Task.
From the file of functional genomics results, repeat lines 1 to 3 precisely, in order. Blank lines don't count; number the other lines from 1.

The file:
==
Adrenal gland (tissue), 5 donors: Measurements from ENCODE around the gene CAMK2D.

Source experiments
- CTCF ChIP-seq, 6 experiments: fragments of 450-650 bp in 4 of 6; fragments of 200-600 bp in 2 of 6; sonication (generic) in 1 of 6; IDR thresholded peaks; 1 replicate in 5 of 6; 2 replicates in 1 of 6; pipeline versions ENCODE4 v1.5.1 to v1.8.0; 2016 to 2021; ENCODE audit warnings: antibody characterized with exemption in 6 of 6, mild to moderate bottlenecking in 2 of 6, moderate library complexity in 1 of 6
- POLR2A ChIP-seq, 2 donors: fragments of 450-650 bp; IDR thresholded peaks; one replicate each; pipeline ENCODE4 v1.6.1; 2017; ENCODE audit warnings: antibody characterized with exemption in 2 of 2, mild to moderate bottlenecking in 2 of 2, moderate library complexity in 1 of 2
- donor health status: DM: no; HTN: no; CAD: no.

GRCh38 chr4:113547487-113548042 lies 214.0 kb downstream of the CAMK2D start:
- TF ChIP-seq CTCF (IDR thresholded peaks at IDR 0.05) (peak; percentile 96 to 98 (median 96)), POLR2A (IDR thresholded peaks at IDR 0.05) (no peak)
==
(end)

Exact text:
Adrenal gland (tissue), 5 donors: Measurements from ENCODE around the gene CAMK2D.

Source experiments
- CTCF ChIP-seq, 6 experiments: fragments of 450-650 bp in 4 of 6; fragments of 200-600 bp in 2 of 6; sonication (generic) in 1 of 6; IDR thresholded peaks; 1 replicate in 5 of 6; 2 replicates in 1 of 6; pipeline versions ENCODE4 v1.5.1 to v1.8.0; 2016 to 2021; ENCODE audit warnings: antibody characterized with exemption in 6 of 6, mild to moderate bottlenecking in 2 of 6, moderate library complexity in 1 of 6